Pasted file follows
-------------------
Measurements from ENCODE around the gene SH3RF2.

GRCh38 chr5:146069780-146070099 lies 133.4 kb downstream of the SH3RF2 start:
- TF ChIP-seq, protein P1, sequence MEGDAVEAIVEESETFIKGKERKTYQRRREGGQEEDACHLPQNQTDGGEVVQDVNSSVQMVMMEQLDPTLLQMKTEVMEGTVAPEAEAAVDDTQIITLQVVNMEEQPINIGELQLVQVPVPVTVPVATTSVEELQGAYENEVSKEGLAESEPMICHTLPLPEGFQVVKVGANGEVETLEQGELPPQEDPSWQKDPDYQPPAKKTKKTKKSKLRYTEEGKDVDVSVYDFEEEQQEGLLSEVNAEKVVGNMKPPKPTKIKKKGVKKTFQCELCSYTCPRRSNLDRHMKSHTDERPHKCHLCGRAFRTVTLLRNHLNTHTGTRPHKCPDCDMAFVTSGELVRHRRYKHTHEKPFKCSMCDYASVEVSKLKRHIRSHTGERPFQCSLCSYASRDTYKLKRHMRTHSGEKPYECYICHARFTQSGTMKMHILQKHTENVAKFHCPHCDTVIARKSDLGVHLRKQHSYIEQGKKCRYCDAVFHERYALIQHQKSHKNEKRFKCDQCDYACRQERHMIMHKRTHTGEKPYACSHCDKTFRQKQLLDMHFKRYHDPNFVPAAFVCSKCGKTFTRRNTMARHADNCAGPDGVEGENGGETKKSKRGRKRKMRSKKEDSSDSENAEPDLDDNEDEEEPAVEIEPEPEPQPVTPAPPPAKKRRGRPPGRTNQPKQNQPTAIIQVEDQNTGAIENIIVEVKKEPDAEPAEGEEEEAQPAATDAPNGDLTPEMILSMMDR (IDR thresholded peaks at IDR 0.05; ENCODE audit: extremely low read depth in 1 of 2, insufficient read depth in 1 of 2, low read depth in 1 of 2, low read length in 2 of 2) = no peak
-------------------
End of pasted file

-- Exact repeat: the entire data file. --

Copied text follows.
Measurements from ENCODE around the gene SH3RF2.

GRCh38 chr5:146069780-146070099 lies 133.4 kb downstream of the SH3RF2 start:
- TF ChIP-seq, protein P1, sequence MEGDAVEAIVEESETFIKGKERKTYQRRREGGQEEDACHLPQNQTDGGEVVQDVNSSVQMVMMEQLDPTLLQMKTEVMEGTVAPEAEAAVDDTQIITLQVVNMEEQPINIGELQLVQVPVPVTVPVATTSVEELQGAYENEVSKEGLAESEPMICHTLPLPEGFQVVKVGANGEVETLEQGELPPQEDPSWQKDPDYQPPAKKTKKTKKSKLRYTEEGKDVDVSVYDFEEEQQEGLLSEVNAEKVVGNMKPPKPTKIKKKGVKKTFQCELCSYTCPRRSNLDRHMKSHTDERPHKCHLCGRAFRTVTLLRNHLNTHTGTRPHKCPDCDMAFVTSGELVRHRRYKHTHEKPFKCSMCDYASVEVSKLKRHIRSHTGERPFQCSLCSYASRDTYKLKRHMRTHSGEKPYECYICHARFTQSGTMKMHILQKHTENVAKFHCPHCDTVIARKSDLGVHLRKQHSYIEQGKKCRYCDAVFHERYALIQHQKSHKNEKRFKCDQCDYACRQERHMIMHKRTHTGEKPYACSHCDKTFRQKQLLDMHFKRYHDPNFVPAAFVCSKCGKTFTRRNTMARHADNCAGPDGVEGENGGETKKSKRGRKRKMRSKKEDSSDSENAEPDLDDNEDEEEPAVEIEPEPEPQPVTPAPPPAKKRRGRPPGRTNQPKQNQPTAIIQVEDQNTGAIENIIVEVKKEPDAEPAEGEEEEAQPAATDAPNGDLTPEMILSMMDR (IDR thresholded peaks at IDR 0.05; ENCODE audit: extremely low read depth in 1 of 2, insufficient read depth in 1 of 2, low read depth in 1 of 2, low read length in 2 of 2) = no peak